Much more impressive was Alfred Hitchcock’s The Birds, based on a short story by Daphne du Maurier, and with a screenplay written by Evan Hunter, better known as Ed McBain, the master of the American police procedural novel. Ann Cleeves—whose late husband Tim was an ornithologist—won a CWA Gold Dagger for Raven Black, and ornithology features in many of her more recent books, as well as in her first series of eight novels featuring George and Molly Palmer-Jones. My own fiction rarely features animals, but “The People Outside,” a short story in Thou Shalt Not Kill, edited by the late Anne Perry, is a macabre exception. And Guilty Creatures, an anthology I compiled for the British Library’s series of Crime Classics, offers a range of neglected tales by writers ranging from Headon Hill and Edgar Wallace to Josephine Bell and Christianna Brand which shows that close encounters between animals and human criminality can be a beastly business—but entertaining, all the same.
Martin Edwards’ latest books are the Edgar-winning The Life of Crime and the fourth Rachel Savernake novel, Sepulchre Street.
While the two mystery series that I write with my husband are not categorically animal themed, they always feature animals. The reason is simply because we can’t imagine a world without animal friends—and that includes our fictional worlds.
All our lives, Marc and I have loved animals. After meeting and marrying, we began writing together and rescuing New York stray cats. At one time, we had eighteen furry souls under our Queens rowhouse roof. And yes, I know some people will have a flabbergasted reaction upon learning that fact.
To wit—Years ago, one of my co-workers introduced me to a friend of hers. I liked the woman immediately because of her dog. Hobbs was old. And he wasn’t in good shape. He needed medications and lots of TLC. This woman selflessly provided both.
My co-worker did not understand her devotion. When the woman and her dog left the room, my co-worker rolled her eyes and said that she was tired of her friend’s tailoring her time around “Hobbs and his needs.”
Hearing those four words, so cynically uttered, made my heart drop. And for the first time in my life I realized—really realized—that there are people in this world who will never understand what it is to love an animal and devote yourself to caring for it, even to the very end.
There is something incredibly pure and natural about being with animals. The connection they give us to the cosmic helps us transcend the anxieties and pettiness of our daily human lives.
It’s no wonder, after two decades of writing two different series, we finally decided to write a completely animal-themed mystery of our own. With all the pets Marc and I have cared for, we had a deep vein of memories to mine when we wrote The Ghost Goes to the Dogs, the ninth book in our Haunted Bookshop Mysteries.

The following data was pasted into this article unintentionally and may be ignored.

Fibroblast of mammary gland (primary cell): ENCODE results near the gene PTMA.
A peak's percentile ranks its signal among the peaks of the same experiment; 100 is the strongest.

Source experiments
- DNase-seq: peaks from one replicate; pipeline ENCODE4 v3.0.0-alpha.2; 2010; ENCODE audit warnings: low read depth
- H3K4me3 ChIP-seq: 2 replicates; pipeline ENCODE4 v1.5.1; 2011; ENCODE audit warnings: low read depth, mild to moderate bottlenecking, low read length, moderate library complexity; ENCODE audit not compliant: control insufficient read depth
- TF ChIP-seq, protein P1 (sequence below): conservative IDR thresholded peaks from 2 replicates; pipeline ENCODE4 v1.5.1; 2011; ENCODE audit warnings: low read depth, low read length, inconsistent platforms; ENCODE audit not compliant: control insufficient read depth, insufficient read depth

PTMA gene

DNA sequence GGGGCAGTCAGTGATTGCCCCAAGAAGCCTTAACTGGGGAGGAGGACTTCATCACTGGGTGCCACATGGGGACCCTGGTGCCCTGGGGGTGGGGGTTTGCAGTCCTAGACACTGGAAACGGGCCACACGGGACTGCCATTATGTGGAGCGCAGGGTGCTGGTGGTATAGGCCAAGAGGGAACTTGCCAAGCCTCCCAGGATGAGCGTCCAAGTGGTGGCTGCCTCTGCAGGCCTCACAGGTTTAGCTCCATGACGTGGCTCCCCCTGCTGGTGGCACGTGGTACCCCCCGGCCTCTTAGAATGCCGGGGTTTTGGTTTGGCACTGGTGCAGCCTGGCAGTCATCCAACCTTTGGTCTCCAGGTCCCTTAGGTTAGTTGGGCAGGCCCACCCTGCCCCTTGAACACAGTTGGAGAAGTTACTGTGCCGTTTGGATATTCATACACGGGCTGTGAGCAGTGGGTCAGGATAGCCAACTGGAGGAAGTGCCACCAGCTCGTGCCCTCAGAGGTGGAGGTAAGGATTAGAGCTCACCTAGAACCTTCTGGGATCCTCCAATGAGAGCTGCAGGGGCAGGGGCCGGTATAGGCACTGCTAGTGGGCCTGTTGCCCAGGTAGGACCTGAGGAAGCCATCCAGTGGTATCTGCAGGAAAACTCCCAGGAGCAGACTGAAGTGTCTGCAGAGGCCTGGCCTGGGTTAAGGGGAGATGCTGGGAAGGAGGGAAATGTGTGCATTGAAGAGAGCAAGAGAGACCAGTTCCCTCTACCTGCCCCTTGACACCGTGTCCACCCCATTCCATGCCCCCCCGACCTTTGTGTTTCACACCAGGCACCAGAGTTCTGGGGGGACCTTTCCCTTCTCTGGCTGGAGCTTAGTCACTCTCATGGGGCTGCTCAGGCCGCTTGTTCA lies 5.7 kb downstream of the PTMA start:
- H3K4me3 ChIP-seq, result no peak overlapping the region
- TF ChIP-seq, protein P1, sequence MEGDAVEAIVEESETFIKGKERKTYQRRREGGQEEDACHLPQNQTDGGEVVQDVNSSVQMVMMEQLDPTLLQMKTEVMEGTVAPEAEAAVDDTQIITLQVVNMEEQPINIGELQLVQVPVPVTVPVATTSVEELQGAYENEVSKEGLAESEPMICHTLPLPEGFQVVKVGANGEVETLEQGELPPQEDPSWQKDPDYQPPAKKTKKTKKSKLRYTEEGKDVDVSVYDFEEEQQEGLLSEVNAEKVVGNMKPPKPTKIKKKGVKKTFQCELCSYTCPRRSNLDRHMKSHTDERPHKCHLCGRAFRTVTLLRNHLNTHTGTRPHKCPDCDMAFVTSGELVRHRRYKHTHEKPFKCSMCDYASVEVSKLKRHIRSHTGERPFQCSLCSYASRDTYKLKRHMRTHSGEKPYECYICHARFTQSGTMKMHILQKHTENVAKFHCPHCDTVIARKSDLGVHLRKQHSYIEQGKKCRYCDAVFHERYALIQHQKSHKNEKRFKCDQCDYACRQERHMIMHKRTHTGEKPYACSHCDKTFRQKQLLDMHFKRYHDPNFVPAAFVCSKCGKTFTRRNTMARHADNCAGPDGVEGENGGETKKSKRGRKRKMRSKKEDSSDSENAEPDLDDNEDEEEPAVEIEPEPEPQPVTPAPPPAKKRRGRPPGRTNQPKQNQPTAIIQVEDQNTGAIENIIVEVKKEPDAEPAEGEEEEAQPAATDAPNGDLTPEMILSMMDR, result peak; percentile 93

The series is led by Penelope Thornton-McClure, a young widow and single mother who runs a Rhode Island bookshop, which is occupied by a resident orange tabby named Bookmark (a tribute to our rescued stray Punkin) and haunted by an irresistible PI ghost.
The hard-boiled spirit of Jack Shepard was gunned down in Penelope’s shop in 1947, and he’s so monumentally bored by his small-town afterlife that he prods the young bookseller into amateur sleuthing.
In The Ghost Goes to the Dogs, both Jack and Pen encounter suspicious dogs that lead them into trouble. One dog is in Penelope’s present, another is in Jack’s past. Both of these dog stories involve unsolved crimes, which ultimately connect when the solutions are found.
For this special entry in our series, Marc drew on memories of his boyhood dog, Eric, who loved baths but hated the things that went with them. In fact, Marc grew up with a virtual menagerie, all of whom have found their way into our fictions over the years—Eric the Weimaraner, two Siamese cats, and a parrot named Riley.
Marc’s unpredictable duck Whacker will be making his debut in our twenty-first Coffeehouse Mystery, coming in 2024. Whacker attacked Marc’s grandmother as she was delivering the turkey one Thanksgiving Day. (His family members were convinced the duck had judged granny guilty of murder.)
Anyway, Marc’s memories of those funny, chaotic days became the basis for the town’s pet festival in The Ghost Goes to the Dogs. And if you love animals, you won’t want to miss it.
As for me, I have always been simpatico with cats, which is why Clare Cosi, the coffeehouse manager, master roaster, and amateur sleuth protagonist of our Coffeehouse Mysteries, cares for two feline roommates.
Java is a tribute to Turtle, the first shelter cat Marc and I adopted together; and Frothy was inspired by a fluffy feral ragdoll kitten who appeared on our back porch and never left.
Over the course of our Coffeehouse series, Clare’s cats have played key roles in her caffeinated sleuthing. Java actually saves the day in our first title, On What Grounds. And in the mysteries that follow all the cat antics are drawn from life with our feline friends, the latest being the “pigeon and sparrow show” Clare creates with a birdfeeder to entertain her girls in Bulletproof Barista. (We do the same.)
Though I dearly love dogs, I’d never been responsible for taking care of one—let alone a very large one—until I volunteered to dog sit for my sister’s big Sparky and little Fred.
My canine education also fueled our creative engine for The Ghost Goes to the Dogs. Because our amateur sleuth bookseller and her PI ghost had never lived with dogs either, my laughable inexperience became theirs.
For instance, I learned the hard way that dinner’s leftovers (specifically a tasty beef roast) should be put away fast in my sister’s house—otherwise you lose it to the quick leap and even quicker jaws of a clever black Lab. And though I was more than familiar with kitty litter, the public pooper scooping took some getting used to.